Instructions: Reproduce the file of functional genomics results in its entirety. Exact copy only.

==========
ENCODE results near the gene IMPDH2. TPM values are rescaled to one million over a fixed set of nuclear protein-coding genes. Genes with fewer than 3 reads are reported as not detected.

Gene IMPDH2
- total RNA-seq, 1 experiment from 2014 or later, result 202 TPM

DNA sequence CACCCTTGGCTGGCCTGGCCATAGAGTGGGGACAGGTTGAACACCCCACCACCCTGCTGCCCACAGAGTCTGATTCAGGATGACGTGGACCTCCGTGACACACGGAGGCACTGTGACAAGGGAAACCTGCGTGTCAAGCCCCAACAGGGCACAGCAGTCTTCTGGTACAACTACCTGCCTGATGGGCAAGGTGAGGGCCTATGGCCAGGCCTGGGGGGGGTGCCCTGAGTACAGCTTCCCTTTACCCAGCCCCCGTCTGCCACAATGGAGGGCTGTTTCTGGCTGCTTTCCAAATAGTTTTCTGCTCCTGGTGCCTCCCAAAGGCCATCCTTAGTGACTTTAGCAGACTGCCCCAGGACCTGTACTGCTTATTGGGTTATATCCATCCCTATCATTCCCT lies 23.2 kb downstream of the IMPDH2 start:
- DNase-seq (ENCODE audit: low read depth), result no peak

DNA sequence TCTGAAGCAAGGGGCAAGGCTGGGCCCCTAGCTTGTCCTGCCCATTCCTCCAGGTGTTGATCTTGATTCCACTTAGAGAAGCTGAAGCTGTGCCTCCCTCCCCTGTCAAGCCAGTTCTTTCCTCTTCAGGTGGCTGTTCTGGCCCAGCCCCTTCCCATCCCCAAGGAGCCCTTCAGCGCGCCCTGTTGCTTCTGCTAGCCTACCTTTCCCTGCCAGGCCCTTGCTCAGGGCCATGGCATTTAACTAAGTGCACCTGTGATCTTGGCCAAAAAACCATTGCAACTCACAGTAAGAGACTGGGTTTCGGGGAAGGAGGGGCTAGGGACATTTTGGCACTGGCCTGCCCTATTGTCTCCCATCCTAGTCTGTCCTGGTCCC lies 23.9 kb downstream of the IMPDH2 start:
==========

ENCODE results near the gene IMPDH2. TPM values are rescaled to one million over a fixed set of nuclear protein-coding genes. Genes with fewer than 3 reads are reported as not detected.

Gene IMPDH2
- total RNA-seq, 1 experiment from 2014 or later, result 202 TPM

DNA sequence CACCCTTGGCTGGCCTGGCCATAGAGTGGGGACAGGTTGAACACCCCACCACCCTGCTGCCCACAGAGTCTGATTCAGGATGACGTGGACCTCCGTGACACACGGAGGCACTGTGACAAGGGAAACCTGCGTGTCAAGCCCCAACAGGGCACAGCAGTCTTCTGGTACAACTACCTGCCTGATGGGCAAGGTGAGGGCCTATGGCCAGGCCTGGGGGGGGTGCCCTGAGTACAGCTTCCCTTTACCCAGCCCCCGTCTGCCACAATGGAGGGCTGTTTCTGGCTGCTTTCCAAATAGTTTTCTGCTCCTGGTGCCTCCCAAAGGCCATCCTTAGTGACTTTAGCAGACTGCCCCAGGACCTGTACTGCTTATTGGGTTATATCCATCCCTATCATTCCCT lies 23.2 kb downstream of the IMPDH2 start:
- DNase-seq (ENCODE audit: low read depth), result no peak

DNA sequence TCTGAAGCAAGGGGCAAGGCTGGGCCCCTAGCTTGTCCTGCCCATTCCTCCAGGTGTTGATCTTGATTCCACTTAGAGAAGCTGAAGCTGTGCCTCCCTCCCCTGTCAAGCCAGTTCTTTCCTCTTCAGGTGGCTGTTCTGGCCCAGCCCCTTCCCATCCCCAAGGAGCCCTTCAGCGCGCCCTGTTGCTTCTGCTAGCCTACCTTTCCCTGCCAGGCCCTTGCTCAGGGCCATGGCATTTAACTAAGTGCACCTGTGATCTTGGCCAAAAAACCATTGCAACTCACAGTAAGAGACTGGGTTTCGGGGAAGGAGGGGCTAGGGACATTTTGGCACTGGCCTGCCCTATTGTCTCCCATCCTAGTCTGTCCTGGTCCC lies 23.9 kb downstream of the IMPDH2 start: